Hawaii schools turn to technology to help at-risk students

Six schools in Hawaii, called the Pinnacle of Success SLC Consortium, are trying to improve student academic performance through extensive teacher training, leadership development, and the creation of small learning communities (SLCs). In addition, they are using Pearson Education's Prevent software program to aggregate the most relevant and predictive student information data to pinpoint which students are most likely to drop out of school. By pulling together readily available data contained in current SISs—including, but not limited to, a student's grade point average, discipline history, attendance, and grade level—Prevent gives schools the ability to solve the dropout rate.

"As part of the Hawaii SLC Consortium, every day we focus on our mission to ensure that all of our students receive the high-quality education necessary to be prepared for college and careers in the 21st century," said Ann Mahi, principal at Roosevelt High School. "With Prevent we will have a powerful tool for identifying students who may be straying off course academically, and can quickly develop a targeted intervention that will address their specific needs."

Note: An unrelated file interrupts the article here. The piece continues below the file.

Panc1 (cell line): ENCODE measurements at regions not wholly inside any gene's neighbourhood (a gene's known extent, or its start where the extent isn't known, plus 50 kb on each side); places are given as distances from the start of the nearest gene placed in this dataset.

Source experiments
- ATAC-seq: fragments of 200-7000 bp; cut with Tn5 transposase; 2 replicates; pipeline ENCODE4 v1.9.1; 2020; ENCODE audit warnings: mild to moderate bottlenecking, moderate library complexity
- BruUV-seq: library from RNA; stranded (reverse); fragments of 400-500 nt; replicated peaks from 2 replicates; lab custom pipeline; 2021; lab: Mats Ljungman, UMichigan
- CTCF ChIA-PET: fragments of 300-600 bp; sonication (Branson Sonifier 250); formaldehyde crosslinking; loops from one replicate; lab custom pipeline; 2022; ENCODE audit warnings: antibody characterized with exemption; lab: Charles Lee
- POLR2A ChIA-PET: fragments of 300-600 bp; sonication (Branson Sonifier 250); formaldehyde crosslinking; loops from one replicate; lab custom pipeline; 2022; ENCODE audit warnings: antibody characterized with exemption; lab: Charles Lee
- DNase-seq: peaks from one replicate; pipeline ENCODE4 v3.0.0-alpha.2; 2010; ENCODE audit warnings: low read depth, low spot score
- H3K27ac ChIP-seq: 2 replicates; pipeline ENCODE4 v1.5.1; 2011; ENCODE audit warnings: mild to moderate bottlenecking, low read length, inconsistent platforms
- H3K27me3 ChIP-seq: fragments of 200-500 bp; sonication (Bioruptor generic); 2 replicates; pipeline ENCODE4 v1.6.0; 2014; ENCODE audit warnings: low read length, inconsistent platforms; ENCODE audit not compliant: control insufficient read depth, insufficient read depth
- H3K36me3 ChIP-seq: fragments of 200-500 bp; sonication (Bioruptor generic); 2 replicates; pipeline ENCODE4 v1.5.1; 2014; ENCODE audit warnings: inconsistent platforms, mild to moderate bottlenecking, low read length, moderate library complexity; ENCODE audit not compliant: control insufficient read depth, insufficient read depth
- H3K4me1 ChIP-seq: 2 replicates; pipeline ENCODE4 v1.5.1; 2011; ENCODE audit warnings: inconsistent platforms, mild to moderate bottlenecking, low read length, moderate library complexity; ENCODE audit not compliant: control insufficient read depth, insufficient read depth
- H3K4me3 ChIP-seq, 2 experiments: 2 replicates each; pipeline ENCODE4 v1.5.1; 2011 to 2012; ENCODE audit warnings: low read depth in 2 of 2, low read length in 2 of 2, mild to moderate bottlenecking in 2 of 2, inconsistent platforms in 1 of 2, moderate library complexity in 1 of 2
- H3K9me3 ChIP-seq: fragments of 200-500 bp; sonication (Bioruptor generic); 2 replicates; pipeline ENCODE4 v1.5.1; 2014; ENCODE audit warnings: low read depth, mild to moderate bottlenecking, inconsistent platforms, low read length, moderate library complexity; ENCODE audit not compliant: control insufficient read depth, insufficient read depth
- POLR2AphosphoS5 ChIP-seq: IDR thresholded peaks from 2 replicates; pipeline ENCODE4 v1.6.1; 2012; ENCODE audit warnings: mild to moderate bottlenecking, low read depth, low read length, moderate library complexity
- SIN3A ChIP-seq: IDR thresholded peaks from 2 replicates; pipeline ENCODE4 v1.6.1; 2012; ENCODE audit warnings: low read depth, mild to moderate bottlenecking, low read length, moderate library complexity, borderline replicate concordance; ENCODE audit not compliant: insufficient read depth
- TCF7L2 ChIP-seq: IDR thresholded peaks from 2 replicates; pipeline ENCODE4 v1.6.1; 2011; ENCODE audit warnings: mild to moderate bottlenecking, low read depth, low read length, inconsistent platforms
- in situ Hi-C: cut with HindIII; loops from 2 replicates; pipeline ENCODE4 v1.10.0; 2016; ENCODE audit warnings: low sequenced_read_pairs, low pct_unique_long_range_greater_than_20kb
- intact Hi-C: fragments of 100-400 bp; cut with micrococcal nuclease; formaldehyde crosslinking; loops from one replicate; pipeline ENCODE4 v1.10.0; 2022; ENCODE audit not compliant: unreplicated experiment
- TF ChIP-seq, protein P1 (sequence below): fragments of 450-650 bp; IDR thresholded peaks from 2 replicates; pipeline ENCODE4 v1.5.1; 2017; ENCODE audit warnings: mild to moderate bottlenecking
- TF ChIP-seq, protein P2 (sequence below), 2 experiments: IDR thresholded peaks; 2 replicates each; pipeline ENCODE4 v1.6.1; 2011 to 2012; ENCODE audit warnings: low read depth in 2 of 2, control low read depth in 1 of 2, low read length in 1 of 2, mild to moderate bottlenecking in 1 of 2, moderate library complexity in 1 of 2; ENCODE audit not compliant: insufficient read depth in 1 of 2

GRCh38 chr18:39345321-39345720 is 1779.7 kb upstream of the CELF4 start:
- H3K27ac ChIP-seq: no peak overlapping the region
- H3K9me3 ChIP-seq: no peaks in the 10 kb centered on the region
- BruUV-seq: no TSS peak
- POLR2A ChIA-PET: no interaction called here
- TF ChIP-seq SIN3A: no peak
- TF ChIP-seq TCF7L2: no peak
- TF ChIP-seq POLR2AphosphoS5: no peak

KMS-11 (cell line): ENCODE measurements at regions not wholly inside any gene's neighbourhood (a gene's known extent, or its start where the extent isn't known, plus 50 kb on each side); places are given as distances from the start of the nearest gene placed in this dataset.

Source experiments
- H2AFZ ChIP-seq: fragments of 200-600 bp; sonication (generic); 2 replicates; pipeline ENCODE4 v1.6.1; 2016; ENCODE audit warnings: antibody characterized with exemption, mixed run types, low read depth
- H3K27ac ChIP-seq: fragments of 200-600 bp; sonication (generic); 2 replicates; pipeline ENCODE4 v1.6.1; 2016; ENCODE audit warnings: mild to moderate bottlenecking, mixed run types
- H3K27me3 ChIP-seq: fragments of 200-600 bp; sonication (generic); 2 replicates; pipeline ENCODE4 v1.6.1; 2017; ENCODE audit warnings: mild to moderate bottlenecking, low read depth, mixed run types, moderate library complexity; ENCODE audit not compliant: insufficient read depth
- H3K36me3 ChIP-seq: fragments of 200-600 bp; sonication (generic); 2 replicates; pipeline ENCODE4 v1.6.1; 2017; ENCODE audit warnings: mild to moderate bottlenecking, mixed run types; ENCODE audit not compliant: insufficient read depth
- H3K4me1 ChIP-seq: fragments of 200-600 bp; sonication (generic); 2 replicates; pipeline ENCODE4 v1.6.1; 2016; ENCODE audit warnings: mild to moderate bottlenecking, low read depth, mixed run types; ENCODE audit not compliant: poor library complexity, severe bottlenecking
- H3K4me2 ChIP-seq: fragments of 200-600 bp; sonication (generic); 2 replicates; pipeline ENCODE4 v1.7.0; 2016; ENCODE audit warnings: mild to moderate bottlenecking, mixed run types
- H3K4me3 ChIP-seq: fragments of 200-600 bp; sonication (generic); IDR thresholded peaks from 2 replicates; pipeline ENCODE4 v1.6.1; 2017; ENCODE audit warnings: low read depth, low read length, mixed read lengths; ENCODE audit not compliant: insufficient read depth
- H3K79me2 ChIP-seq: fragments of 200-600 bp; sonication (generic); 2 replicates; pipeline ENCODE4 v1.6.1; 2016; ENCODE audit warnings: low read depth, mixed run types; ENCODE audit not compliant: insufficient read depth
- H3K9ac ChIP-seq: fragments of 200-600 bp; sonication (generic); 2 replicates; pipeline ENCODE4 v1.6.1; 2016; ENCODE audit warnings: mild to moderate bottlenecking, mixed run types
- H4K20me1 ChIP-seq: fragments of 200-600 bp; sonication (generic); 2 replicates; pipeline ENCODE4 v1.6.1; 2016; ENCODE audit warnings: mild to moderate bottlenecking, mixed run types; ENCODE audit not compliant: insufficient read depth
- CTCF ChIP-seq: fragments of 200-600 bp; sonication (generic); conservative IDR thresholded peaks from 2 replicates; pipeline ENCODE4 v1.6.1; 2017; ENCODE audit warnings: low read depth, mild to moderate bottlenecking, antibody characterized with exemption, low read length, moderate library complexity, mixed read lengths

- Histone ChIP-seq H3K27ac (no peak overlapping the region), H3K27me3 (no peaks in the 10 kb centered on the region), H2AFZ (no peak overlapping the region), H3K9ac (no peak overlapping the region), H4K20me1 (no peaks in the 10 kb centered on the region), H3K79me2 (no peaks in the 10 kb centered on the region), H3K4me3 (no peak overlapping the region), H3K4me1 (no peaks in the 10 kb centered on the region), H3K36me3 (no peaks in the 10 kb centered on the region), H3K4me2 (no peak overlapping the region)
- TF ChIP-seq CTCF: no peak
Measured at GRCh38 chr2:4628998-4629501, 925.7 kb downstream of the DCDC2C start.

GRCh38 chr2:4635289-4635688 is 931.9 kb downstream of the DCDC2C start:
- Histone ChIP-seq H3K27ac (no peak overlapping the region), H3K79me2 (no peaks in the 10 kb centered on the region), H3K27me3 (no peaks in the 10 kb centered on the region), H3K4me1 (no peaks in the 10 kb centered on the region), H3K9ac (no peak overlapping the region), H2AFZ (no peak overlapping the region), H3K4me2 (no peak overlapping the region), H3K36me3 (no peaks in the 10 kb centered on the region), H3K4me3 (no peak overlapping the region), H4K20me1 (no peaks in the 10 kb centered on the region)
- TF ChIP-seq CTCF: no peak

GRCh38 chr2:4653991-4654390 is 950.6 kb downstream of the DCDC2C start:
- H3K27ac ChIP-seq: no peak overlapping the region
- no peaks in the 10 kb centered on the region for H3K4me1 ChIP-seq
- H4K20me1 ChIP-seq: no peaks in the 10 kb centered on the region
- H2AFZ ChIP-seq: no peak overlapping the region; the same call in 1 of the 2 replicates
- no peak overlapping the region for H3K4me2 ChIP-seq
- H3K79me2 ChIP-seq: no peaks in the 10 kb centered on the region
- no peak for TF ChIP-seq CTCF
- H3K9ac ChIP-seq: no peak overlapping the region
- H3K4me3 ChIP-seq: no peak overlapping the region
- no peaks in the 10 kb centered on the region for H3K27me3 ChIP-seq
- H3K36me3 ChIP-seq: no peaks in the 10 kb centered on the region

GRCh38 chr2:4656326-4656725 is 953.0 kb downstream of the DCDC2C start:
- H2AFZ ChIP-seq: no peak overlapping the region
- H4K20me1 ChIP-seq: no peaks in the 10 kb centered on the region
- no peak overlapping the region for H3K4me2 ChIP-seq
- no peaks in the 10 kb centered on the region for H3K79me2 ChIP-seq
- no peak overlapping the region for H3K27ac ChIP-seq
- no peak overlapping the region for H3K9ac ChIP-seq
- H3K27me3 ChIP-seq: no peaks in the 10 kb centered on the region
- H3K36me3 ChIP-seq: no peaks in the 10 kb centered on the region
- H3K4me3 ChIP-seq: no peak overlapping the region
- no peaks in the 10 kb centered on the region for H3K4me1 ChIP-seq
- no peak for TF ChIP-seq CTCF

According to the Editorial Projects in Education Research Center, about 64 percent of all students in Hawaii graduate from high school with a diploma in four years. However, there are significant personal and societal costs borne by the 36 percent who don't earn a diploma. Research from the Alliance for Excellence Education reveals dropouts from the class of 2008 alone will cost Hawaii almost $1.4 billion in lost wages over their lifetimes.

"Graduation rates are a key indicator of the success of our nation's public school system," said Gary Hensley, Prevent founder and director for student growth at Pearson. "Pearson is proud to collaborate with schools across our nation as they turn to Prevent to identify at-risk students for early intervention and make great progress toward eradicating this critical social and economic problem for our country."

Currently, 1.2 million U.S. students drop out each year, which is the equivalent of 7,000 students a day, or one child every 26 seconds. This increasing dropout rate represents a national crisis for America's economic future, as students who do not earn a high school diploma earn up to 80 percent less than their diploma-earning peers. In addition, the National Center for Education Statistics have shared statistics that illustrate nearly one in three ninth graders (26.8 percent) at public high schools are not earning their diplomas in four years.